Hey all! This is my contribution to See Arr Oh‘s ChemCoach project. Interested in what a chemical educator does all day? How I got here? Stalking me? Whatever it is, you’ve gotten this far; keep reading…
What would you say…ya do here?
I’m currently a graduate student studying organic chemistry and chemical education at the University of Illinois, Urbana-Champaign. I also work part time as a Graduate Affiliate at UIUC’s Center for Teaching Excellence, teach CHEM 332 (Elementary Organic Chemistry II) at UIUC, and run the website + create content for Organic Reactions. Most of my time is spent teaching and preparing materials for teaching…but then again, I have a very flexible definition of what counts as “teaching materials,” and my teaching and research practices often overlap (more on that later). I strongly believe that chemical education researchers should also be good teachers, and if they aren’t good teachers, they’re “doing it wrong.” You’d be surprised how many brilliant chemical education researchers fit this description…but that’s a tale for another time. My research involves the development and evaluation of educational technologies for organic chemistry.
Take us through a typical day…for you.
A “typical” day can vary for me, but here’s a broad overview. I teach at 8 am on Monday, Wednesday, and Friday, which forces me to get to work by 7:30 on these mornings. After I teach, I generally deal with teaching responsibilities and preparing materials for teaching in the morning—it’s just a weird habit I’ve gotten into. In the early afternoon I’ll do CTE stuff: meet with TA’s, do class observations, prepare presentations, eat the world’s most delicious mints (seriously, they’re like crack for me), etc. The later afternoon and evening are usually reserved for research. My research responsibilities vary somewhat across projects, but I’ll go through alternating periods of creating content, writing code, collecting data, and carrying out data analysis. As I’m not a computer programmer by trade (although I always loved it), writing code probably takes me the most time…it’s a toss-up between that and drawing flippin’ structures in ChemDraw. Many of the products of my research are turned back over to students—to help them overcome difficulties, work more intimately with molecules, etc. There is one constant in my day: coffee.
What kind of schooling, training, or experience helped you get where you are?
I graduated from the University of Kentucky with a B.S. in Chemistry, and I can’t say enough about how my experiences there (good and bad) inform my teaching and research. During my time there, I fell in love with teaching, and jumped on an opportunity to serve as an undergraduate workshop leader for organic chemistry at UK. Advice for those who want to become chemical educators: start early. There’s a tired old fogey out there waiting for your youth and enthusiasm. Start reading the literature and critiquing the literature early, before you “get” everything—do not fear the chemical literature. It’s just vicious rumor, after all! Once at UIUC, I took a course on college teaching that opened the door to opportunities at the Center for Teaching Excellence, and I’ve been networking with other faculty and academic professionals on campus interested in teaching ever since. Again, you’d be surprised—there are more of us around than you think.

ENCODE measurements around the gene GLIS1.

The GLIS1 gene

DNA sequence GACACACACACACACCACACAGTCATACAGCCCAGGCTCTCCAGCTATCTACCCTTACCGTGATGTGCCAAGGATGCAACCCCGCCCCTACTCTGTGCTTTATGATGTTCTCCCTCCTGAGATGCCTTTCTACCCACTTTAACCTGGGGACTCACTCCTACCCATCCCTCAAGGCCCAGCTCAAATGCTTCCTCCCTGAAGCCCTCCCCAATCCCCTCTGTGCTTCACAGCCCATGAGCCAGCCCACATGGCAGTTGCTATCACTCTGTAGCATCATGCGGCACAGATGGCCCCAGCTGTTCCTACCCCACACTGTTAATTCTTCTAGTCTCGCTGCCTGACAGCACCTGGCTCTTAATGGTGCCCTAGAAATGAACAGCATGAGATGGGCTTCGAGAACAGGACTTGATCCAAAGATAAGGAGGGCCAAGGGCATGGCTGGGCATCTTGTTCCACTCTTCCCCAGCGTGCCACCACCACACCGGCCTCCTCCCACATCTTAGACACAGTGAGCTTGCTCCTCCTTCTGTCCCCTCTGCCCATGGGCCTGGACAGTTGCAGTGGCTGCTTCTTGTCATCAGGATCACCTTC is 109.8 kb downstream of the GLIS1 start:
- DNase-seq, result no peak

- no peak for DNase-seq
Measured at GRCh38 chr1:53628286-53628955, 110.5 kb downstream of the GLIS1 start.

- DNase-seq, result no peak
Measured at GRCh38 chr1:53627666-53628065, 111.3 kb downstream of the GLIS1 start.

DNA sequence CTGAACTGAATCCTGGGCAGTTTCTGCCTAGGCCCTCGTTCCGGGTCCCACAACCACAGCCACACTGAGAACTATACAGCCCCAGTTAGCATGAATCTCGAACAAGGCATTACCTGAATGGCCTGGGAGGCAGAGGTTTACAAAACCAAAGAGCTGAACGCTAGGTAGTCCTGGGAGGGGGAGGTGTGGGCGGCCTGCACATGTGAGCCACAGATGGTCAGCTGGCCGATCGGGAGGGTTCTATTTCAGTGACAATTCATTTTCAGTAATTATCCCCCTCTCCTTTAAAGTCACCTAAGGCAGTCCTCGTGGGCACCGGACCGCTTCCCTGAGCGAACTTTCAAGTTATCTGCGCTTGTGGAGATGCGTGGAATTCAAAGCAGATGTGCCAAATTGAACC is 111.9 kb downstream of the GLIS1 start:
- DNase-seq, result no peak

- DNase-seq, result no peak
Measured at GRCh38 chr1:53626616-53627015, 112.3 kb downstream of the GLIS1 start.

This seems like a good place to warn you that being a great chemical educator is not for the faint of heart. My committee is 75% “wet organic chemists,” and dealing with them is not an easy experience. You will be misunderstood, ridiculed, kicked when you’re down, and marginalized throughout your career—however, this is not an excuse to shy away from these experiences! On the contrary, value your interactions with practicing chemists. This is perhaps the most important thing graduate school has taught me. If you just want to crawl into a hole and teach, you’re part of the problem, not the solution!
How does chemistry inform your work?
Naturally, organic chemistry is central to what I teach. My exam problems come from the chemical literature, and I read journals daily. Chemistry is also central to the way I develop software: I think about how to “systematize” chemical principles so they can be encoded in computer programs. I consider how software can help students create and work with chemical structures more efficiently. I think about how machine-readable chemical data can expose common misconceptions and help students spot their weak areas. The list goes on, but thinking about the relationship between chemistry and technology fascinates me. The future is bright!
A unique, interesting, or funny anecdote about your career
So many stories…goodness. I think I hold the UIUC record for most hours spent on video on campus—I’ll even take the journalism department to task on that. I’ve recorded online videos for both non-major organic chemistry courses (approaching one thousand students per semester), so I get a lot of weird looks walking across campus, which I do almost every day. Once, a student ran up behind me on the quad and poked me on the shoulder…she had recognized me by solely by my voice! In the live classroom, I tend to be rather brash and vulgar. For example, what some would call “figuring out the bonds made and broken in a reaction,” I affectionately refer to as “cutting out the bullshit.” I also enjoy anthropomorphizing: past activities include “your hands are enantiotopic,” “surf’s up with pericyclic reactions,” and “the human orbital diagram.”
I blog here (naturally), and I keep my organometallic skills sharp over at The Organometallic Reader.